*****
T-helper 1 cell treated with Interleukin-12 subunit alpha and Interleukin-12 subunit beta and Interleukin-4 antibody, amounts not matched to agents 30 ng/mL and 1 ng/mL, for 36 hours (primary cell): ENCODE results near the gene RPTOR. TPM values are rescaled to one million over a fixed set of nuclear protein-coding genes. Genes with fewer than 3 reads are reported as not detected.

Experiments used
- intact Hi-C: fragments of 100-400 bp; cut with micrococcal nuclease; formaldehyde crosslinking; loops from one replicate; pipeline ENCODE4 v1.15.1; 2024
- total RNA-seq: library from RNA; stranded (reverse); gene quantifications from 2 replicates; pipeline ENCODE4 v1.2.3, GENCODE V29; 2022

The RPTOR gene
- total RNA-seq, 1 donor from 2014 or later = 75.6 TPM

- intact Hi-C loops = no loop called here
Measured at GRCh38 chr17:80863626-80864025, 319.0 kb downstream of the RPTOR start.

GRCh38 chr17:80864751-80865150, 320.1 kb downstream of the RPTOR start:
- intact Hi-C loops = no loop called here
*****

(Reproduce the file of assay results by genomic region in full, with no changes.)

T-helper 1 cell treated with Interleukin-12 subunit alpha and Interleukin-12 subunit beta and Interleukin-4 antibody, amounts not matched to agents 30 ng/mL and 1 ng/mL, for 36 hours (primary cell): ENCODE results near the gene RPTOR. TPM values are rescaled to one million over a fixed set of nuclear protein-coding genes. Genes with fewer than 3 reads are reported as not detected.

Experiments used
- intact Hi-C: fragments of 100-400 bp; cut with micrococcal nuclease; formaldehyde crosslinking; loops from one replicate; pipeline ENCODE4 v1.15.1; 2024
- total RNA-seq: library from RNA; stranded (reverse); gene quantifications from 2 replicates; pipeline ENCODE4 v1.2.3, GENCODE V29; 2022

The RPTOR gene
- total RNA-seq, 1 donor from 2014 or later = 75.6 TPM

- intact Hi-C loops = no loop called here
Measured at GRCh38 chr17:80863626-80864025, 319.0 kb downstream of the RPTOR start.

GRCh38 chr17:80864751-80865150, 320.1 kb downstream of the RPTOR start:
- intact Hi-C loops = no loop called here